Earwax itself is not the problem. Earwax is a naturally occurring substance, a combination of secretions of the sebaceous glands and the ceruminous glands. These secretions mix with skin cells that are shed in the ear canal forming earwax. Earwax actually protects, cleans and lubricates the ear canal, and provides some anti-bacterial effect. Earwax is only a problem when excess wax builds up and is compacted, potentially leading to hearing loss, tinnitus, earache, discharge or uncomfortable fullness in your ear.
Cleaning out your ears with a cotton swab is a bad idea. A very bad idea. You might pick up a tiny amount of earwax with the swab as you smear it around, but the bulk of the wax just gets compacted and jammed further into the outer ear canal. In fact, cotton swabs just make the problem worse. The swab works just like a trash compactor in your ear, jamming and compacting, jamming and compacting. Pretty soon, it's time to go to the doctor to undo the damage you've done with the swab.
Don't take our word for it. Ask a professional.
Ryan F. Mandelbaum, Science Writer at Gizmodo.com
January 3, 2017
(Excerpt) I tingle thinking about the full-body sensation accompanying a Q-tip exploring the inside of my ear canal. The guilt-ridden pleasure is always followed by a nagging mother whisper: "don't put anything smaller than your elbow into your ear!" Well, scientists have decided to amplify that whisper.
The American Academy of Otolaryngology–Head and Neck Surgery Foundation published an updated set of guidelines on managing ear gunk today in Otolaryngology–Head and Neck Surgery. The recommendations don't contain many surprises, but they'll definitely give you a reason to worry–screw around inside your ears too much and you might give yourself earwax impaction, which is basically a stuffy nose for your ear.
Earwax, also known as cerumen, is essentially the snot that serves to grease up the inside of your ears and trap any invading dirt particles. Your body normally deals with earwax buildups just fine, by circulating old wax out of the ear where it crusts up on its own, and by growing more skin cells, according to the report. If that process breaks down though, earwax may build up in your ears making it difficult to hear or resulting in a feeling of stuffiness. Around 10 percent of children and 5 percent of adults suffer from this problem, with numbers higher in older or developmentally-delayed folks. New data on cerumen impaction motivated the release of new recommendations for how to deal with it.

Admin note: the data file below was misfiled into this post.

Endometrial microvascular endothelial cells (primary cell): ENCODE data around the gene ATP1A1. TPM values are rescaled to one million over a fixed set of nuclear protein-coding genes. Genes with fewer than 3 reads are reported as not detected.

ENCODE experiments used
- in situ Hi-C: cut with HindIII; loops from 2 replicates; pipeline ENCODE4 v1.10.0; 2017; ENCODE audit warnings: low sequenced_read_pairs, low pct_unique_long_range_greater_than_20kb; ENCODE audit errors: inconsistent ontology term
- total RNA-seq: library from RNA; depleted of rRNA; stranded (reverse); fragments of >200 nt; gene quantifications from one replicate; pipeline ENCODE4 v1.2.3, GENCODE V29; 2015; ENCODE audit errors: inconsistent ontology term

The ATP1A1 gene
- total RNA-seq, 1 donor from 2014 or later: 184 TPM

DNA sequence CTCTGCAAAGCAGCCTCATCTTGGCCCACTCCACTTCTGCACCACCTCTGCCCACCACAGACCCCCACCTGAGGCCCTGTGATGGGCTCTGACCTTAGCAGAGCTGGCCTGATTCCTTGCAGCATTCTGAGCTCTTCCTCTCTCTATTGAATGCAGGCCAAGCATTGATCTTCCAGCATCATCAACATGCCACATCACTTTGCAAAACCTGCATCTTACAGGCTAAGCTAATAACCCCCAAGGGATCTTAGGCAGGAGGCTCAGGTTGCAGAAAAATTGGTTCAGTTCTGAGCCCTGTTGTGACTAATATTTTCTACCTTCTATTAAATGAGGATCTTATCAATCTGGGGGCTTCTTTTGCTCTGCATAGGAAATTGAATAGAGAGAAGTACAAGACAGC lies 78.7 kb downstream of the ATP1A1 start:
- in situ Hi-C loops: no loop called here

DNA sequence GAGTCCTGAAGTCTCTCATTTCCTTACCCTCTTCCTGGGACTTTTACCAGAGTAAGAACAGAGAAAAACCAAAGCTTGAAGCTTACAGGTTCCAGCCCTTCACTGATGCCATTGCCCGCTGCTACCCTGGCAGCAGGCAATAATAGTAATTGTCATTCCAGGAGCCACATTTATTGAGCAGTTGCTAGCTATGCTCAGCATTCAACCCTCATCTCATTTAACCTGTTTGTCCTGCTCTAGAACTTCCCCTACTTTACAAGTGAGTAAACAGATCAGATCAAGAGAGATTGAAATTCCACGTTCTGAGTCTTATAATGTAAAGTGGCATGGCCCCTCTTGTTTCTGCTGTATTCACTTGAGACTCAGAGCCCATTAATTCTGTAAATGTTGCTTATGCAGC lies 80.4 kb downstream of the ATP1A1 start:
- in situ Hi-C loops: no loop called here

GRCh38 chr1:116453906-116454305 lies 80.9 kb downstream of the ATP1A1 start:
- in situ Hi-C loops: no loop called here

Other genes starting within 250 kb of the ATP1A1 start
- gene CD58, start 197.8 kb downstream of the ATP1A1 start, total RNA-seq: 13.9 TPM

Melissa Conrad Stöppler, MD, Medical Writer at MedicineNet.com
(Excerpt) Most attempts to clean the ears by using cotton swabs only result in pushing the wax further into the ear canal. Wax is not formed in the deep part of the canal near the eardrum, but only in the outer part of the canal near the external opening. So, when a doctor sees with wax pushed up against your eardrum, he or she knows that it often is because you have been probing your ear with things like Q-tips, bobby pins, or twisted napkin corners. These objects only serve as ramrods to push the wax deeper into the ear and can lead to problems.
The skin of the ear canal and the eardrum is very thin and fragile and is easily injured. The ear canal is more prone to infection after it has been stripped clean of the "good," coating-type wax. Doctors see many perforated eardrums as a result of the above efforts. If you have symptoms or signs of impacted earwax, consult with your doctor.
Brande Plotnick, MS, MBA, Managing Editor, HealthyHearing.com
February 21, 2017
(Excerpt) Cotton swabs may seem harmless enough, but they can be dangerous when used to clean your ears. Although some people swear by using cotton swabs (Q-Tips) to remove excess wax and debris from their ear canals, medical experts will warn you not to try it. They have seen many catastrophes resulting from using cotton swabs. From punctured eardrums to super impacted wax, there are many negative consequences associated with "do-it-yourself" ear cleaning.
The solution isn't a messy solution. And it isn't a cotton swab. It's the gentle, flexible Clinere® Ear Cleaners. With its patented design, you use the scoop end of this simple tool to remove earwax or debris. Then use the ingenious fin end to exfoliate and "scratch that itch." It's very safe when used as directed. And, because it's quick and easy, it fits perfectly into your daily ear care routine–and your pocket or purse.
It only makes sense to add Clinere® Earwax Cleaners to your daily ear care routine. By doing this daily, you'll prevent the swab from compacting or pushing any earwax further into the ear canal–because there won't be any, thanks to Clinere. And because there won't be any earwax buildup, you'll never need to ask your doctor to remove it.